1. Kate, you captured so much of the “fear, hard work, love, and being a good sibling no matter what” in your narrative. You have a heart-felt genuine way with your words, totally non-judgemental. Thank you for taking time to write them down and most of all for sharing them. Even though we often feel it most of the time, we really are not alone. Thanks for sharing your personal experiences and insights, Essie

    1. Hi Essie,
      Thank you so much for your comment on my blog! It’s a journey, isn’t it? At one ADD Envisioning the Future event, I heard one parent say while we envision a brighter future, we also have to “live in the now” (day to day needs). Everyone’s now is different. The question is… how do we get ourselves to, at the same time, envision the future AND move toward the vision. It’s easy to get stuck in the now… which, out of necessity might not be so great, right? Gotta keep moving forward. Thanks again, Essie. –Kate

  2. Excellent points Kate!

    I would love to have a discussion about the balance of advocating for our siblings versus angering those providing the direct care. I never want to make anyone mad but since my brother cannot talk, I have the responsibility of being his voice. I’m curious about your thoughts on that delicate balancing att.

    Thanks again for your blog. Our issues need to be heard!!!

    1. Hi Missy,
      Wow, that’s a good question! And I have gotten it wrong on plenty of occassions. Gosh, lessons learned come the hard way, don’t they? Would you mind if I stole your idea and made it the topic of my next blog? Because I’d like to answer thoughtfully and completely. Let me know if that would be okay with you? Kate

      1. please do! I would love to hear what others think!!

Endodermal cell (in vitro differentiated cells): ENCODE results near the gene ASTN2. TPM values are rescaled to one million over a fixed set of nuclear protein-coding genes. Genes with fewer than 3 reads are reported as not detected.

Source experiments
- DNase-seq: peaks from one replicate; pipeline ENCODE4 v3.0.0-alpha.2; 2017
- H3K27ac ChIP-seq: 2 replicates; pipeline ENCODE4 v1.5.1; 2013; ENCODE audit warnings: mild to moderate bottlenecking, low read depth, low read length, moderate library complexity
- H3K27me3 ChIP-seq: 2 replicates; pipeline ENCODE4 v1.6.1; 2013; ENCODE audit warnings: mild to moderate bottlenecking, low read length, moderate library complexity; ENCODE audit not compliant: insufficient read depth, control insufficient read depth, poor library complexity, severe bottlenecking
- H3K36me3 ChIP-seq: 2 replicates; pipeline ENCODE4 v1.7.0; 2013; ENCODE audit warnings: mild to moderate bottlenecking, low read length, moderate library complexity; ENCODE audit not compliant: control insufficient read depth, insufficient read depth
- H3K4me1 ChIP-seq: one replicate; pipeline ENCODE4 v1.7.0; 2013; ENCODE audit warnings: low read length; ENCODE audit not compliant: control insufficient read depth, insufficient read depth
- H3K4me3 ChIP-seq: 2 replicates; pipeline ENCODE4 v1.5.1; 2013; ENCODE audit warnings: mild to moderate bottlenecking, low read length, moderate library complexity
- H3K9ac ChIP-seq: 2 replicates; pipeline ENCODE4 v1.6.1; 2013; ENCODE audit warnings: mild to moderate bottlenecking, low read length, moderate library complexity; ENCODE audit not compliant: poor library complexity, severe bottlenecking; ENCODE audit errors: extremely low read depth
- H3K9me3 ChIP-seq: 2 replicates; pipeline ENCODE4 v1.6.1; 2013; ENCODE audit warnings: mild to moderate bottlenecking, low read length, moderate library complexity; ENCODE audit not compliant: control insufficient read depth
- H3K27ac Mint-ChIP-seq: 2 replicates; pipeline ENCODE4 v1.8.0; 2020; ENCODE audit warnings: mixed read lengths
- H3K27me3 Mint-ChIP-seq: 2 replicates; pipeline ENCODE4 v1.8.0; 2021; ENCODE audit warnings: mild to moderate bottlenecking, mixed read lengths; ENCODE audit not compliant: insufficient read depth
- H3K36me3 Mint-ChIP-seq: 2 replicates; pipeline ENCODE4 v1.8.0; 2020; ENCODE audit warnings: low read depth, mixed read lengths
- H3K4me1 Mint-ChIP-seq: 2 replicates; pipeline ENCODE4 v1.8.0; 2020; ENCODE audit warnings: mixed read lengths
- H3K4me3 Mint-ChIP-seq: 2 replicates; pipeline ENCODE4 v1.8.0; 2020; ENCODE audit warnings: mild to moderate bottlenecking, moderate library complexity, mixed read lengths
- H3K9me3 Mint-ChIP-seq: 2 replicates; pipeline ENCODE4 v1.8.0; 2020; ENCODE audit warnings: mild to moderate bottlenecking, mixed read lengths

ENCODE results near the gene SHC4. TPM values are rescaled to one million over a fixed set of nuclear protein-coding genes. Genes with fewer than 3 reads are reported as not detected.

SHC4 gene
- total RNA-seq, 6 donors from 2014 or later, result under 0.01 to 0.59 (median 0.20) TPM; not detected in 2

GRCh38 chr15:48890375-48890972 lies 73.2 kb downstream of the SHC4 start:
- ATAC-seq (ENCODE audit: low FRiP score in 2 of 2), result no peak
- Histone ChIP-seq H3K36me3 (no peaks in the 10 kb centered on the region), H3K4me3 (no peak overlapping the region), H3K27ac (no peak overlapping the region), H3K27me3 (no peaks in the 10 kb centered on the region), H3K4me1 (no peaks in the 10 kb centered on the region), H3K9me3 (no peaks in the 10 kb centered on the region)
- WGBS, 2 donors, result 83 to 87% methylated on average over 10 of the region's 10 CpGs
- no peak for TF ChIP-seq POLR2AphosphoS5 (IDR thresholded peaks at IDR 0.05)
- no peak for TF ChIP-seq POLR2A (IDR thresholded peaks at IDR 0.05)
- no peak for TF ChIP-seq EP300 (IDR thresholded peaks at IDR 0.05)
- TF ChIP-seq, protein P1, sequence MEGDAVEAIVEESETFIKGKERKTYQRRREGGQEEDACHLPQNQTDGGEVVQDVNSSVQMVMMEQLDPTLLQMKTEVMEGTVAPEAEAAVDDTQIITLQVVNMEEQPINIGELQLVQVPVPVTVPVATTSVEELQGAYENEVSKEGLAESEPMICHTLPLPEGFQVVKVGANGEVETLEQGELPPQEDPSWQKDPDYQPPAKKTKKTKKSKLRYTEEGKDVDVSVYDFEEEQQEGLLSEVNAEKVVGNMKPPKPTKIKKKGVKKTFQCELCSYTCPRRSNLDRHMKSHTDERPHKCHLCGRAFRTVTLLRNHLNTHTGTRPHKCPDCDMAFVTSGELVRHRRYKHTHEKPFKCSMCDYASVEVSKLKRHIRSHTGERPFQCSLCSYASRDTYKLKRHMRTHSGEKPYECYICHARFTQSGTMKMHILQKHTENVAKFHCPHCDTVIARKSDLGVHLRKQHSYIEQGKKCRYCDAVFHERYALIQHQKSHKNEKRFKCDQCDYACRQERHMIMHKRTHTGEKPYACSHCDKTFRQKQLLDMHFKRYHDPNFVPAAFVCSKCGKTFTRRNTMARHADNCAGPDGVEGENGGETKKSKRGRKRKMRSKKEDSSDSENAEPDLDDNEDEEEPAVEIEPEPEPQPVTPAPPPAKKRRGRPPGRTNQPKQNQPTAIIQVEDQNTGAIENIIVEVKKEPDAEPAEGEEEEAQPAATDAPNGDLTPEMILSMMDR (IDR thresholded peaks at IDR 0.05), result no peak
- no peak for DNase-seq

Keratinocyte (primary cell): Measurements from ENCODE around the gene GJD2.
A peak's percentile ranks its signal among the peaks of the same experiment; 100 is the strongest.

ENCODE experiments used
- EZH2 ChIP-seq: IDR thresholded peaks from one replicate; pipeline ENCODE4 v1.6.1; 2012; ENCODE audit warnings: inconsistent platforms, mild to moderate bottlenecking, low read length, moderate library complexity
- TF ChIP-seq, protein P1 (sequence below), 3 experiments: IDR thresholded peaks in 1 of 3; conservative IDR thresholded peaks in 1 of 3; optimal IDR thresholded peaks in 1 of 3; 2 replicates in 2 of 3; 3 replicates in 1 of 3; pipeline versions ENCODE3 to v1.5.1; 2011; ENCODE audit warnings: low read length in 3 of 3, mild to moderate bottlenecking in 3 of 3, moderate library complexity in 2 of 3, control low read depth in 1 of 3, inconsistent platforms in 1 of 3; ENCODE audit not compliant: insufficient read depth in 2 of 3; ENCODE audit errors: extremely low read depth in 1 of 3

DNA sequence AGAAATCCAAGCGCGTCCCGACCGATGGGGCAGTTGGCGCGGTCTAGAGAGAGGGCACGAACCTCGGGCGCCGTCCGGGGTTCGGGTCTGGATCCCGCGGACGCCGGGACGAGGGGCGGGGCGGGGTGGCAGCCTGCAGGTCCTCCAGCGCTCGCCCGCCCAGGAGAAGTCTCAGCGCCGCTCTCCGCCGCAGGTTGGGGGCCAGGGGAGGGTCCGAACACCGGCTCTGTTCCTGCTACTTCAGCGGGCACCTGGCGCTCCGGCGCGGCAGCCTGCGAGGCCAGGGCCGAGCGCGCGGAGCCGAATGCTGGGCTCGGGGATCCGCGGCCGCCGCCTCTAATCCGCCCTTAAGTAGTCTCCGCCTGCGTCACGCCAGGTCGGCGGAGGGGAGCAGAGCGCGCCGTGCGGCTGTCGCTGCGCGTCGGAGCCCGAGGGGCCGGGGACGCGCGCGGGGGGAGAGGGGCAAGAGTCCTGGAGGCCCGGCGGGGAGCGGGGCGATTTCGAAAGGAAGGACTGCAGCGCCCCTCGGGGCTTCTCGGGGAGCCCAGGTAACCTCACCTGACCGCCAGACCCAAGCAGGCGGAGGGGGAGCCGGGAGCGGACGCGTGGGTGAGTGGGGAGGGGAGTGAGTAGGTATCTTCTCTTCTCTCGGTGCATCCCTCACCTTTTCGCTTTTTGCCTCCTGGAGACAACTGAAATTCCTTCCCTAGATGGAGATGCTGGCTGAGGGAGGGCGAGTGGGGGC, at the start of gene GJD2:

3. Hi Kate- really wonderful post. A couple of thoughts…

    I think a lot of siblings feel a great deal of reticence and reluctance about being involved. Being aware of that is so important. Sometimes progress is discovering that no siblings want to or can support the person- better to be honest!

    It is not a given that all siblings get along… 🙂

    As I talk to more people with disabilities (including my own), I am struck by two things 1) how truly difficult it can be to describe ones’ hopes and dreams- sometimes we have to help the process along, and 2) they have very vivid opinions/perceptions of us.

    1. Hi John, thanks so much for taking the time to comment on this blog post.

      I don’t have any statistics to suggest whether there is or is not a reluctance to get involved. I have heard, anecdotally, several people say they have a reluctance to take responsibility and this overshadows the former.

      Also, let’s be honest, for siblings who are older, the expectations were different back in the day. The custodial care model was prevalent. What we have to recognize is that times have changed, new options have emerged, and new risks have emerged (how ’bout those fight clubs!). Its important to make some conscious choices and to explicitly acknowledge our own rationale for those choices. Finally, and even if someone doesn’t have a relationship with their sibling, I encourage all siblings to consider minimally health and security issues. I don’t know how that works without building the support circle around the family member — and that is hard to do if all the people in the circle are paid and there are no family members.

      I completely agree with you that we must be mindful of the individual, their needs and wants, and that we are there to support them to lead their own self-determined life.

  4. Kate
    Another very well done essay. I am hoping my sister who is the primary caregiver for our three brothers with disabilities will comment. Her life has been hugely changed by this responsibility and not in a good way. Very few seem to get it. Nora

    1. Hi Nora. Thank you. My hope is that by putting some of these thoughts out there we open the lines of communications. We tend to keep so much of our experiences private. The load is lighter when shared. And as I mentioned in my appeal to parents… Having a “circle” really helps… A virtual one is good too! Thank you for taking the time to write… Kate